The following is an excerpt from our weekly Lenten Devotional written by N.T. Wright.

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Look’, said Pilate, ‘here is your king!’

‘Take him away!’ they shouted. ‘Take him away! Crucify him!’

‘Do you want me to crucify your king?’ asked Pilate.

‘We have no king’, the chief priests replied, ‘except Caesar!’

Then he handed him over to them to be crucified.

John 19:14-16, Kingdom New Testament

By 6:00 P.M. on the first Good Friday, the world was a different place. That may sound very odd, but that is what the first Christians said again and again. They said things like ‘on the cross Jesus disarmed the principalities and powers and led them in a captor’s triumph making a public example of it’. It didn’t look like that on the evening of the first Good Friday but as they looked back, that’s what they said had happened. They said that that day a revolution had begun.

There is a famous story (I wish I knew which archbishop it was that it concerned) that concerns a Roman Catholic archbishop who told the story of three naughty young lads who one day for a laugh went into a Catholic Church and went into the confessional one by one and confessed to all sorts of outrageous sins that they claimed they had committed. The priest being an experienced guide saw through them quite quickly. And the first two lads ran out of the church laughing but the priest hung on to the third one and said, ‘Okay, you have confessed these sins. I want you to do a penance. I want you to walk up to the far end of the church and I want you to look at the picture of Jesus hanging on the cross, and I want you to look at his face and say, “You did all that for me and I don’t care that much.” And I want you to do that three times’.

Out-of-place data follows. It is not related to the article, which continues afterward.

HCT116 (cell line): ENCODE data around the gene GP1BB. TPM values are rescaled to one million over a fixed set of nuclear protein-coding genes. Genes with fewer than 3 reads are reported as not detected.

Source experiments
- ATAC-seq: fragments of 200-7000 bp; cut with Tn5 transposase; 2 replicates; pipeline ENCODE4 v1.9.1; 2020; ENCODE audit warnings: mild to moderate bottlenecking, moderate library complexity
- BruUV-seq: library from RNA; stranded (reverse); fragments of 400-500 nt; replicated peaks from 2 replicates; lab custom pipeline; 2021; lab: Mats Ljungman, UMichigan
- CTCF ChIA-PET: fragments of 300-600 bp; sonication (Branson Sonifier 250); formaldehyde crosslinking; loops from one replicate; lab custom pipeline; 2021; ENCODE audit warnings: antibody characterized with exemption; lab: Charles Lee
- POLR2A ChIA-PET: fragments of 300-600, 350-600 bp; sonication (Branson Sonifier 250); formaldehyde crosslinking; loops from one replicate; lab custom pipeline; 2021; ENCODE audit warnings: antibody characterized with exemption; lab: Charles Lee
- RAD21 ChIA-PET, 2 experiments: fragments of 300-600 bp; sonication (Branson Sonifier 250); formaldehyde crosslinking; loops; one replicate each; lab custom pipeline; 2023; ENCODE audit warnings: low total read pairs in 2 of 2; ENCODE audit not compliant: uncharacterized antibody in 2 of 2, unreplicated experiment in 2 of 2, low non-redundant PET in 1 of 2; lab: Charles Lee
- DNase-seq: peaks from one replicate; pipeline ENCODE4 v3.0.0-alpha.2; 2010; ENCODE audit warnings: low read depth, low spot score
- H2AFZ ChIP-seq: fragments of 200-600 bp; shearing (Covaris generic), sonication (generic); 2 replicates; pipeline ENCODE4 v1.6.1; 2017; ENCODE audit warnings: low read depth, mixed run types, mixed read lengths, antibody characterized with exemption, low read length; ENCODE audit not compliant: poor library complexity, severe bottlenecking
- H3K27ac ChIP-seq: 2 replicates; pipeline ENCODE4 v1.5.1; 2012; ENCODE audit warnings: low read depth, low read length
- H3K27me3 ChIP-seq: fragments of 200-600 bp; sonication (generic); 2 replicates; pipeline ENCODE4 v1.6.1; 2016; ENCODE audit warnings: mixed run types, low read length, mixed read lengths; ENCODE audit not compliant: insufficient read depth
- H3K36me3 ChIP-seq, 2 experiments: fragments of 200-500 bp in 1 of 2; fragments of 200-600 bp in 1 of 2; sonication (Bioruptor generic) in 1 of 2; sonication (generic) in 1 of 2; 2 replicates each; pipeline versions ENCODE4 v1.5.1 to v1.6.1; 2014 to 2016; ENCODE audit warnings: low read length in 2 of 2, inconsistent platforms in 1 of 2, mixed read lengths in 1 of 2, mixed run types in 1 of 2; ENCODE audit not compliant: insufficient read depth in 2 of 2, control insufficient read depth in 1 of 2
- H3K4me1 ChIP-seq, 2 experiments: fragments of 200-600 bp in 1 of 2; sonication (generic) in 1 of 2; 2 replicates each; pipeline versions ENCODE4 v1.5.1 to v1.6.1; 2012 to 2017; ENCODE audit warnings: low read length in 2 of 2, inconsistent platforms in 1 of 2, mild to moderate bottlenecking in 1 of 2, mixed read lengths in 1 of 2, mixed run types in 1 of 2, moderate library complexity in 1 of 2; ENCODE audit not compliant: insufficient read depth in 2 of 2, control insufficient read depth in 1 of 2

And so the boy went up to the front, looked at the picture of Jesus and said, ‘You did all that for me and I don’t care that much’. And then he said it again, but then he couldn’t say it the third time because he broke down in tears. And the archbishop telling the story said, the reason I know that story is that I was that young man. There is something about the cross. Something about Jesus dying there for us which leaps over all the theoretical discussions, all the possibilities of how we explain it this way or that way and it grasps us. And when we are grasped by it, somehow we have a sense that what is grasping us is the love of God.

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Prof. N.T. Wright is currently Research Professor Emeritus of New Testament and Early Christianity at St Mary’s College in the University of St Andrews and Senior Research Fellow at Wycliffe Hall, Oxford.